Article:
Closet

Image by Steve Adcock from Pixabay

This is part of my series: American Zombie: How To Stop Being A Mindless Consumer.

The average American household annually spends $1,6041 on clothing and related services, e.g., dry cleaning. That’s a lot of money for stuff you leave crumpled in the hamper.

But wait, it gets better: Over 50 years, these households will spend $80,000. Now that’s a lot of money. Especially when you consider what else you could do with 80 grand. (As a poor college student, I would’ve thought, “That’s 80,000 junior bacon cheeseburgers from Wendy’s!”)

So today, I want to give you a simple strategy for keeping your clothing costs in check: Limit the amount of space for your clothes.

For example, all of my clothes are split between a large dresser (shared with my wife) and a small walk-in closet (also shared with my wife). Any shirt I buy and any pants I purchase must fit in my side of the dresser or my half of the closet.

This self-imposed limitation means that I seldom go shopping because I just don’t have room. But when I do buy clothes, it’s very intentional. Like when I go to Van Heusen once a year in search of a few button-down shirts. I have enough clothes to last for two weeks—that’s all I need. As a result, I spend far less money on clothes than the average man.

At times my closet gets full, and I start searching for additional space. Maybe I’ll take over the spare bedroom’s closet. Or perhaps I’ll hang a few shirts on the rod just above the washer. When this happens, I know it’s time to donate unwanted things to a local thrift store, like DI. This frees up space and quiets my desire for more room.

The alternative is to always look for more space. And I’d find it, starting with the spare bedroom. I’d slowly fill the closet with pants and parkas—and immediately forget about them! Once the closet was full, I’d install racks in the bedroom and hang tons of shirts.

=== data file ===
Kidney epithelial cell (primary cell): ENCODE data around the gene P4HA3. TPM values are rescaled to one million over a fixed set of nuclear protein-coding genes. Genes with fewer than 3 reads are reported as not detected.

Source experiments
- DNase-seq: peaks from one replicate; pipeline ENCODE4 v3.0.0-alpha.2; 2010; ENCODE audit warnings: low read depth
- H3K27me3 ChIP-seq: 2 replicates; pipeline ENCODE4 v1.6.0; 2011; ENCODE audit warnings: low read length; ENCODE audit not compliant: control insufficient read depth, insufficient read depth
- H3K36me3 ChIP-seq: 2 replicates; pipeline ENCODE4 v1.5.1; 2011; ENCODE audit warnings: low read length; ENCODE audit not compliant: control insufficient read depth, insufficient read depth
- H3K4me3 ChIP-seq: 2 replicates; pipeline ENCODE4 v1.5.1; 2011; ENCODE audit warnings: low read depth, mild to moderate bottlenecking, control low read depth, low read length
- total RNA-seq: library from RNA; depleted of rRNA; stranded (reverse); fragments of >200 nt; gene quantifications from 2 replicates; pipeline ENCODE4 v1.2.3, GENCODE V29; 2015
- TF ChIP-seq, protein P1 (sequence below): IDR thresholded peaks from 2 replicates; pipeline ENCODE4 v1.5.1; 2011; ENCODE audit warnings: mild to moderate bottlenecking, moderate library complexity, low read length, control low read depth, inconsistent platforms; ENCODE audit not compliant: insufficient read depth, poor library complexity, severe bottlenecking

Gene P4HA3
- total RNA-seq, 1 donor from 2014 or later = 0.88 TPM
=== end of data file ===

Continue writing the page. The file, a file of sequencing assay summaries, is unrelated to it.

I might even end up like my friend Giorgio. He’s a wealthy empty-nester and proudly claims to have 400 Hawaiian shirts. And 200 pairs of pants. Whenever he goes shopping, he buys a shirt. Or two. In every color. He crams them in the large closets of the large bedrooms of the second floor of his giant house. Giorgio spent at least $15,000 on shirts and pants. Probably more. Worse yet, he’s likely forgotten what he has and bought duplicate items, which he’ll soon forget about.

I don’t want to be like Giorgio. I don’t want to drain my bank account and pack my basement with $15,000 worth of clothes. So I limit my space. Half a dresser and half a closet are all I need.

One benefit is that my closet and drawers are full of stuff that I actually want to wear. There’s just no room for stuff I don’t like.

Now it’s good to limit your space but there are exceptions. In the words of Hector Barbossa, these rules are “more what you’d call ‘guidelines’ than actual rules.” For example, I keep my winter coat, scarf, and snow gear in the hall closet. I’m not sure why I do; I just do.

Now my career as a software developer doesn’t have many clothing requirements. I never have to dress up for work and never need to vary what I wear. Your situation may be different. Perhaps you need 3X as much space as me. That’s OK.

But whatever your situation is, you should limit the space for clothes. Perhaps you need a couple of dressers and an entire closet. That’s fine. But draw a line somewhere. You’ll spend less money and have less stuff filling your house. Best yet, you’ll have less debt and greater financial security.

Thanks to Thomas Weigel and Diane Callahan for reading drafts of this.

Footnotes